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Old 12th August 2009, 10:56 AM   #21
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I had such problem. The problem was in high-frequency hindrances from the SMPS. You need to use the high-frequency filter in the amplifier PSU or connect amplifier and laptop PSU in different power sockets. I was helped by the second variant.
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Old 12th August 2009, 11:24 AM   #22
Eva is offline Eva  Spain
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Quote:
Originally posted by AndrewT
Hi,
yes, you must permanently connect the metal chassis to the mains earth.

The Audio Ground can be directly connected to the chassis but this often leads to hum and/or buzz problems.
As an alternative the Audio Ground can be connected to the Chassis using a Disconnecting Network. This sometimes eliminates the hum problem and usually reduces it sufficiently to become acceptable.
Hi Andrew, I know you are very strict about these subjects, but most audio gear is "double insulated" and has no earth connection, which just means that some creepages and clearances (and insulation thicknesses) between mains live parts and secondary/isolated or user accesible parts are met. A diyer can easily meet or exeed these requirements, and any good transformer will meet them too.
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Old 13th August 2009, 12:49 AM   #23
wwenze is offline wwenze  Singapore
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Just to mention...

Laptops have no safety earth connection, unless I see one that has a 3-pin power connector.
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Old 2nd October 2009, 12:23 PM   #24
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Just finished building a lm3886 amplifier after the datasheet schematic and hit more ore less the same problem. When connecting the amp to my diy pcm2702 dac, the amp started oscillating (some high pitch wine audible, radiators way too warm, power consumption 300+mA instead of normal 100mA for two idle channels). Amp has no ground loops, lm's isolated, radiators connected to ground.

Happened even I shorted the input, unplugged usb from dac, leaving just the dac powered on external power adapter (no earthing - so no ground loops). Seems like hf noise enters through ground. DAC uses ground plane (not the best ideea). Amp has star grounding.

The 220pF capacitors did the trick - but I am curious, did I make a mistake in the dac design or the lm3886 has too much bandwidth?
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Old 2nd October 2009, 01:19 PM   #25
AndrewT is offline AndrewT  Scotland
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Quote:
Originally Posted by danb1974 View Post
The 220pF capacitors did the trick - but I am curious, did I make a mistake in the dac design or the lm3886 has too much bandwidth?
The option components are not optional.
No mistake, it's National's poor choice of warning to those who don't yet know why those optional components are usually needed.
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Old 3rd October 2009, 09:51 AM   #26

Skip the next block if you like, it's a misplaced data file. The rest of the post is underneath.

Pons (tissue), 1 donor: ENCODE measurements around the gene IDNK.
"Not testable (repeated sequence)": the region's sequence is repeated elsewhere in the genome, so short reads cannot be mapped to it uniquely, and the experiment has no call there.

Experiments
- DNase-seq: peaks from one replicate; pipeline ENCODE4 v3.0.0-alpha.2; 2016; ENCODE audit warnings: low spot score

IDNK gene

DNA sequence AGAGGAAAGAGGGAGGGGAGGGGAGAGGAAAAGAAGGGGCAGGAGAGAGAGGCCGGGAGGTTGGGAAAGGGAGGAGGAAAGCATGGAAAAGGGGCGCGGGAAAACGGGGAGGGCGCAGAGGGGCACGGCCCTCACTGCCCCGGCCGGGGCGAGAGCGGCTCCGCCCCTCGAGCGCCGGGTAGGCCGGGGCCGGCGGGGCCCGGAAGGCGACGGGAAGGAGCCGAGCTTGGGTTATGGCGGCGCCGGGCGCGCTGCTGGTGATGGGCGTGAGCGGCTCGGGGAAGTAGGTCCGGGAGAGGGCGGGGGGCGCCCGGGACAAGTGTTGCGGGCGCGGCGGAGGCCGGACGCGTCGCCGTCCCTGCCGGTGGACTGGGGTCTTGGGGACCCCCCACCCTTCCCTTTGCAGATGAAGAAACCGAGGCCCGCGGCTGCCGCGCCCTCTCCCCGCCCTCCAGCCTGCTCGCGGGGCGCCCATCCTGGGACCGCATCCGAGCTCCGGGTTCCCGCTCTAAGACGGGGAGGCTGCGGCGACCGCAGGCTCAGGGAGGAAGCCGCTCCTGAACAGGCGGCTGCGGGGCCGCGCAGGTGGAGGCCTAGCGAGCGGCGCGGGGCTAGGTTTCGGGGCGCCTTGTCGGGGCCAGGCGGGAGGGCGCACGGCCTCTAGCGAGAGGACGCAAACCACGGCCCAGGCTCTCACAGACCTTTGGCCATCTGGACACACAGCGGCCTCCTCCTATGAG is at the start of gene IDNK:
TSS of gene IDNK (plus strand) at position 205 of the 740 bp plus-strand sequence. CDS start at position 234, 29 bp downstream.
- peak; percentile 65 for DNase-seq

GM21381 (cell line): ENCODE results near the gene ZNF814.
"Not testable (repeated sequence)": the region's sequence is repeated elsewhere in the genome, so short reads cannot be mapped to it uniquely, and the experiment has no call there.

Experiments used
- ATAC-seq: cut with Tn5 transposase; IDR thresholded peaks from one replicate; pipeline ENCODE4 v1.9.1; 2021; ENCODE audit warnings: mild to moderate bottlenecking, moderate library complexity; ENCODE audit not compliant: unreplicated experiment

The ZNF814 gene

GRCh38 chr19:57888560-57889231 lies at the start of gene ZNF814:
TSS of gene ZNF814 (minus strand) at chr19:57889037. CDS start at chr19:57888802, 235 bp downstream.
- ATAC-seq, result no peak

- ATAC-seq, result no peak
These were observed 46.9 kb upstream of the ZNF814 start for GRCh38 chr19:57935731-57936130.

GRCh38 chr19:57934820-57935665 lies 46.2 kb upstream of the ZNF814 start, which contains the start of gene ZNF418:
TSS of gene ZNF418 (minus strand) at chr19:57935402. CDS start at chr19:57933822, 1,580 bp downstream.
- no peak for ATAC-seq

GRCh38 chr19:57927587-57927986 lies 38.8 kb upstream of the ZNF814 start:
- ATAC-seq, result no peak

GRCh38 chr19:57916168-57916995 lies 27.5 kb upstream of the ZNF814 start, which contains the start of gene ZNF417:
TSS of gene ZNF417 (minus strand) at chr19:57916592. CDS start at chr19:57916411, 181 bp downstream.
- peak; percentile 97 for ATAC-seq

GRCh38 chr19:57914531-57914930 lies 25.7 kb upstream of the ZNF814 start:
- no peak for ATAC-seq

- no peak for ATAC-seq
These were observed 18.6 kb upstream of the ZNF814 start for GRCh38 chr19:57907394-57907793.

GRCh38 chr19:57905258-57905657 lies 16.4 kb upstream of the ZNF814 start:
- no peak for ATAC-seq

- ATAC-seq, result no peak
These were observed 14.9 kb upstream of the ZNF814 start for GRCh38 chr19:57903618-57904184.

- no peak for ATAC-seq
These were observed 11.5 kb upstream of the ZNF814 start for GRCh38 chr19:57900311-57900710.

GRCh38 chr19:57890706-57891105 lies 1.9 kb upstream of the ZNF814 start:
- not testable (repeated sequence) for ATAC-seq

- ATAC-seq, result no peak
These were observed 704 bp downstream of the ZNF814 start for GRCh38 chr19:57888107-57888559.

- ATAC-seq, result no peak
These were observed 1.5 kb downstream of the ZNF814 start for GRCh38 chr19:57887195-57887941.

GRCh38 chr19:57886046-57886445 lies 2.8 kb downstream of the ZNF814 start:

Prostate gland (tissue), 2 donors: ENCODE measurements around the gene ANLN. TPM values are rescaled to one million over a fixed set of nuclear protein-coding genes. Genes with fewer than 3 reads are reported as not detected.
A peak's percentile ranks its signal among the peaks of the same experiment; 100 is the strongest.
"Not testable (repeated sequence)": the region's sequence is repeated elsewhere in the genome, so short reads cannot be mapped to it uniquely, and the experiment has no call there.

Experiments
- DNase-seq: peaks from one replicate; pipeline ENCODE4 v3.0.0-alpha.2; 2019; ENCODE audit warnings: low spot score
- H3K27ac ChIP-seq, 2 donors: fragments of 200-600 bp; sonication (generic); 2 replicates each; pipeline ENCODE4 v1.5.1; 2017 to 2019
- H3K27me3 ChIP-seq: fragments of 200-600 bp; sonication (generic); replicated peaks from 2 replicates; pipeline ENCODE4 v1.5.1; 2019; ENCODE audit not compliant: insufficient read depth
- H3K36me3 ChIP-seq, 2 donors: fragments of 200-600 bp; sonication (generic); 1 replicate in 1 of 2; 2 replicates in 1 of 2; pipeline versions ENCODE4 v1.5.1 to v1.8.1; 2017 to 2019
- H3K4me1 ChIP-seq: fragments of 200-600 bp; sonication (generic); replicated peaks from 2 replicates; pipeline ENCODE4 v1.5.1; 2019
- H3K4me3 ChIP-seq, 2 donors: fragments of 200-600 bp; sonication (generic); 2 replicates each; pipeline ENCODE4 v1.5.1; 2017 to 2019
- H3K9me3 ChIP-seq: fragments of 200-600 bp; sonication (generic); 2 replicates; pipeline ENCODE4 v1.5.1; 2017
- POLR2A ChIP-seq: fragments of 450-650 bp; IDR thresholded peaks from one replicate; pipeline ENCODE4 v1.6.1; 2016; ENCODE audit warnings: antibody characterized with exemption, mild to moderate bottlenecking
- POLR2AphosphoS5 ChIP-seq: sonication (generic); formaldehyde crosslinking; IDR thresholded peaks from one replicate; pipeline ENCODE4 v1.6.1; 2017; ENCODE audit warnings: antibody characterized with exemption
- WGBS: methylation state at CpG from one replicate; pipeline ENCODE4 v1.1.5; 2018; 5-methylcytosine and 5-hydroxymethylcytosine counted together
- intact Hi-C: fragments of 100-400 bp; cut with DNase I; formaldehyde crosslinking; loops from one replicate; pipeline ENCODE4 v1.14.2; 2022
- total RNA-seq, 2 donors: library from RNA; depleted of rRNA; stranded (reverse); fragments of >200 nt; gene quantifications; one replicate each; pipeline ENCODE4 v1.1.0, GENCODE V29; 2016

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Right. Lesson learned. Always check if consumption with no input matches the datasheet.

I've also seen in a couple of schematics and input RC filter (680ohm+470pF in one place, 680ohm+47pF in another place). Would this also be a good ideea? If yes, which values would be more appropiate?
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Old 3rd October 2009, 10:00 AM   #27
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Quote:
Originally Posted by AndrewT View Post
it's National's poor choice of warning to those who don't yet know why those optional components are usually needed.
The datasheet is probably intended for a different audience. Those ICs were not originally designed for first-time DIY projects, but to save engineering and assembly cost in mass manufacturing.
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Old 4th October 2009, 10:37 PM   #28
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What you are hearing is the noise from the SMPS in your computers charger as it changes AC to DC. Noisy little buggers.

Noise when plugged in, fine on battery.

We deal with this all the time in pro audio. Use a 1:1 isolation transformer on your RCA cables.

I highly suggest Jensen Transformers. Or the EBtech Hum Eliminator.

Make a box and take it with you, no one likes noise when you decide to play DJ.
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Old 7th October 2009, 09:39 PM   #29
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I'm having the same problem with a LM3875 amp.

With my laptop connected to power, I get high-pitched whine and noise. It's not there when the laptop isn't connected to power.

Would the 220pF capacitors help me?

I assume I should use them on pins 7 and 8 on my LM3875, since they're Vin+ and Vin-, same as pins 8 and 9 on the LM3886?

Thanks!
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Old 8th October 2009, 05:30 AM   #30
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Pins 7 and 8 on LM3875
Pins 9 and 10 on LM3886

http://www.national.com/ds/LM/LM3875.pdf
http://www.national.com/ds/LM/LM3886.pdf

If only one isolation transformer would cost less then the entire amp...
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